Since the BRCA1/2 gene mutations were first discovered in the 1990s, research has made it possible to screen for those mutations and empower high-risk individuals to take steps to reduce their risk of breast and other BRCA1/2-associated cancers—transforming prevention. Today, this genetic information is even being used in the clinic: Drugs called PARP inhibitors are approved to treat cancers that are associated with BRCA1/2.
Despite these incredible advances, BCRF investigator Dr. Susan Domchek says there are still tremendous barriers to lifesaving genetic testing and many patients who slip through cracks in the system. To ensure that everyone who should be screened is, we’ll need a multi-pronged approach. And that’s where Dr. Domchek’s research comes in.
A member of BCRF’s Scientific Advisory Board and an investigator since 2007, Dr. Domchek is the Basser Professor in Oncology at the Perelman School of Medicine of the University of Pennsylvania and serves as executive director of the Basser Center for BRCA at the Abramson Cancer Center. She has authored or co-authored more than 350 articles appearing in scholarly journals, and she serves on a number of editorial review boards.
Chris Riback: Dr. Domchek, thank you for joining me. I appreciate your time.
Dr. Susan Domchek: Thank you so much for having me.
Chris Riback: So, if you forgive me, I have a bit of a buildup to the core aspect of your work and the solutions you are driving toward. So to begin, it is correct that men and women with a BRCA gene mutation have an increased risk of developing cancers, including ovarian, breast, prostate, and pancreatic, correct?
Dr. Susan Domchek: That’s correct. BRCA1 and BRCA2 mutations affect both men and women. And if you lined up all the individuals with BRCA1 and 2 mutations in the world, half would be men. So oftentimes, we forget about men in this equation, but there are increased cancer risks to them as well.
Chris Riback: Great. And the testing and genetic testing not only exists, but that testing has served as a model for how to use inherited generic information to guide clinical care, correct?
Dr. Susan Domchek: Absolutely. When we first learned about BRCA1 and BRCA2, which was back in the 1990s, we knew that these genes were associated with cancer risk, but we didn’t really know what to do with that information. And over the past now almost 30 years, we’ve figured out what those risks are, how to screen for those cancers, and [how to] reduce the risk of those cancers developing. And most importantly, in the last 10 years or so, how to use drugs to specifically target cancers that develop in the setting of a BRCA1 or BRCA2 mutation. And that latter part is incredibly exciting, and, I would argue, somewhat unanticipated and demonstrates the value of basic science and how to translate that into clinical practice.
Chris Riback: And so then, getting to the core or one of the cores of your work, the challenge, why have so many individuals who carry BRCA mutations not undergone genetic testing? Talk to me about those barriers.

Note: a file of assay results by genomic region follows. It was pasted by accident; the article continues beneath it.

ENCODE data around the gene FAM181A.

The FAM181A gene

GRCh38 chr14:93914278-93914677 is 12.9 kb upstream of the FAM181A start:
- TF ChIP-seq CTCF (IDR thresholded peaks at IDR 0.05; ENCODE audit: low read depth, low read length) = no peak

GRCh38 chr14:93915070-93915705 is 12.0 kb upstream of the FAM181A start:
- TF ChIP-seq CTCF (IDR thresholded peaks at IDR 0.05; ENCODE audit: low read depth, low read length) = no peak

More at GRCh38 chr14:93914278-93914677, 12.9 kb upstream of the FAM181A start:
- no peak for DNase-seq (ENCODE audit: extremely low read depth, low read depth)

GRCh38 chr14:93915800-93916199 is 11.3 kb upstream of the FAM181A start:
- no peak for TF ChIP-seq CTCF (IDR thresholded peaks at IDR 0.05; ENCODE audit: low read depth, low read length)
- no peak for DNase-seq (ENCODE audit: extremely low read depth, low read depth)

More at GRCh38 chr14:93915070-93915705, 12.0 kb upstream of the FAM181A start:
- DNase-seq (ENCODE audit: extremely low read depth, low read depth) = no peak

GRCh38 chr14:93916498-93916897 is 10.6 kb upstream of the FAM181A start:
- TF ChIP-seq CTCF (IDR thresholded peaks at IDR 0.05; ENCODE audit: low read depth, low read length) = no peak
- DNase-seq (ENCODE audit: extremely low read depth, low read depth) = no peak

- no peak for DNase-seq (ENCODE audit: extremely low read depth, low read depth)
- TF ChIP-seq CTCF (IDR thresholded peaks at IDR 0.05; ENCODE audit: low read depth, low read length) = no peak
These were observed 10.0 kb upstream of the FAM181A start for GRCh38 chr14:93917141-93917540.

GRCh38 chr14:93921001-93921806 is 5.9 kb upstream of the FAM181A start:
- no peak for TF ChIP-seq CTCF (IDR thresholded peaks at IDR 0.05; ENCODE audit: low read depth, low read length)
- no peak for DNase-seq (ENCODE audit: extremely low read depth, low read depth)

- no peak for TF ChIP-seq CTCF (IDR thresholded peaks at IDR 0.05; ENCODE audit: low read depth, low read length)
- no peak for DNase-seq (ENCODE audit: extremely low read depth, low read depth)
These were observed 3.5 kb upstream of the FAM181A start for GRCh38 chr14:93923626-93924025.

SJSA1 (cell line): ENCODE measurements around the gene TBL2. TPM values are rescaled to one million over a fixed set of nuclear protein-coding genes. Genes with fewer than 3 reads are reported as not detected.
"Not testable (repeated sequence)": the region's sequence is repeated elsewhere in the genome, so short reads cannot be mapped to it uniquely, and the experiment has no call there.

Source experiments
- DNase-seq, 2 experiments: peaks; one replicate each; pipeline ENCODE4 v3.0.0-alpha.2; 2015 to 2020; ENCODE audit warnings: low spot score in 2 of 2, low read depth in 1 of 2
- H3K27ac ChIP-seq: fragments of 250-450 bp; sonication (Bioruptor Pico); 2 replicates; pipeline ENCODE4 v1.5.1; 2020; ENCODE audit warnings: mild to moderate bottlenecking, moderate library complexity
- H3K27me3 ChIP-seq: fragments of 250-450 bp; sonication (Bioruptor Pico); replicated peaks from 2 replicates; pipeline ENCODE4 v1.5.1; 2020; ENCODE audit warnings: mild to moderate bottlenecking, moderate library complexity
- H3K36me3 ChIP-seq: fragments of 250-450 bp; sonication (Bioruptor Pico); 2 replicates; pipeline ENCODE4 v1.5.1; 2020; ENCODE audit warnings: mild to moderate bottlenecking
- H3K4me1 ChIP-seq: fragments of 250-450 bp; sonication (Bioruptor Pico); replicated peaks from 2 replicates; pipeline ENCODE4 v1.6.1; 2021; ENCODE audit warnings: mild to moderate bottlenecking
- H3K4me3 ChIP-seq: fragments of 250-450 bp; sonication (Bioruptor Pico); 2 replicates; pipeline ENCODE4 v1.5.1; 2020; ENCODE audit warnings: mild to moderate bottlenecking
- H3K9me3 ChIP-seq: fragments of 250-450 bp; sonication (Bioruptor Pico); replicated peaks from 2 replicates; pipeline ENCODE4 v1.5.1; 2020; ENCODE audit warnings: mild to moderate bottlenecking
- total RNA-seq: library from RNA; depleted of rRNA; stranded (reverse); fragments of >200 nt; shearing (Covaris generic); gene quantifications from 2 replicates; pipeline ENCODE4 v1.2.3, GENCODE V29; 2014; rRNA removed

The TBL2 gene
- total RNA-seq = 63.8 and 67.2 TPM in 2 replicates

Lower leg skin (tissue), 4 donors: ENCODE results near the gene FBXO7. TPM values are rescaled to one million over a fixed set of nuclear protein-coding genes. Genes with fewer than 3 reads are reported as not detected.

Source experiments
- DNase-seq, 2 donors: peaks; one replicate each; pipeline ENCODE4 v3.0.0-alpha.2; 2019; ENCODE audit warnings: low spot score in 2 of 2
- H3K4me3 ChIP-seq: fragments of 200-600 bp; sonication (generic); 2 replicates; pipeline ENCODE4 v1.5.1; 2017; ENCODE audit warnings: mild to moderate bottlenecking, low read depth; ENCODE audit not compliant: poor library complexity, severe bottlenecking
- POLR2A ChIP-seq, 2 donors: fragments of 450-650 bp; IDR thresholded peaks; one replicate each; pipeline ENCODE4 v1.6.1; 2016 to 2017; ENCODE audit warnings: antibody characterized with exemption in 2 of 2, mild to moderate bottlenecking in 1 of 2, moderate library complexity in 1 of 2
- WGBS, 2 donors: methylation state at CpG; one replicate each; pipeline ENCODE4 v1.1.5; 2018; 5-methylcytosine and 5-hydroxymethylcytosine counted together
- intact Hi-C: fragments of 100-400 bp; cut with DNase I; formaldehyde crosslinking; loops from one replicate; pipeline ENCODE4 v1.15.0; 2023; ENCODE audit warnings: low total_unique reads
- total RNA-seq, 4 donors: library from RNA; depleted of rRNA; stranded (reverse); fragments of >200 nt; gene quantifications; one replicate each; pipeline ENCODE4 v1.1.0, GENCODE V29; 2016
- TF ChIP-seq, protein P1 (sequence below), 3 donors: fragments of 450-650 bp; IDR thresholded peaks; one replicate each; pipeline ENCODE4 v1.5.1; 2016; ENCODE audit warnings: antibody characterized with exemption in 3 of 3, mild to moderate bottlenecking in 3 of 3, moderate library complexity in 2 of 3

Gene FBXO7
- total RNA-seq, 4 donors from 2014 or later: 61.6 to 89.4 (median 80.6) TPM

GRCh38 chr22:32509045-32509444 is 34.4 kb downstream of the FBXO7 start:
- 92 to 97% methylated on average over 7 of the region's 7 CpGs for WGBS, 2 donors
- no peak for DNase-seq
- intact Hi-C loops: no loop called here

Dr. Susan Domchek: It’s a really great point, and I think it’s multifactorial. The first is that people aren’t necessarily aware of this issue and the fact that cancers can be genetic, but I’m not putting this all on individuals and patients. Providers, physicians, nurse practitioners, nurses need to be aware of this and identify those individuals who are good candidates for genetic testing and then, get it done. So the first barrier is just identifying people who are good candidates for genetic testing. The second barrier is the genetic testing itself.
So when we first started all this a number of years ago, there was a very kind of protracted model, where individuals would come in, meet with a genetic counselor, they might come in a second time before their blood drawn, and then, they’d come in a third time to get their results. So this was putting a lot of barriers on patients, just in terms of getting into clinic multiple times, the time that it took to do so. And we’ve been streamlining over the years, making that a simpler process, but it just needs to be simpler even than it is already. So we need new models for genetic testing that can incorporate different needs of different patients. And what do I mean by that?
Chris Riback: Yes.
Dr. Susan Domchek: Well, if you’re an individual who has advanced pancreatic cancer and you’re trying to get this information to know whether or not you are eligible for a specific drug, we need to get that information quickly, and we don’t want to have sort of unnecessary barriers. And so, one of the things that we developed is just a simple video intervention, where people watch a seven-minute video and then, we test that individual right there and right then. And that has massively increased our ability to get individuals with pancreatic cancer and metastatic prostate cancer to get genetic testing, so that they can get the drugs that they need. And this is work that’s been funded by BCRF, and we have made this information sort of available on websites, the videos, and sort of the process by which you can sort of streamline that testing. So that’s just one example of how to decrease barriers, but there are many others that we are working on.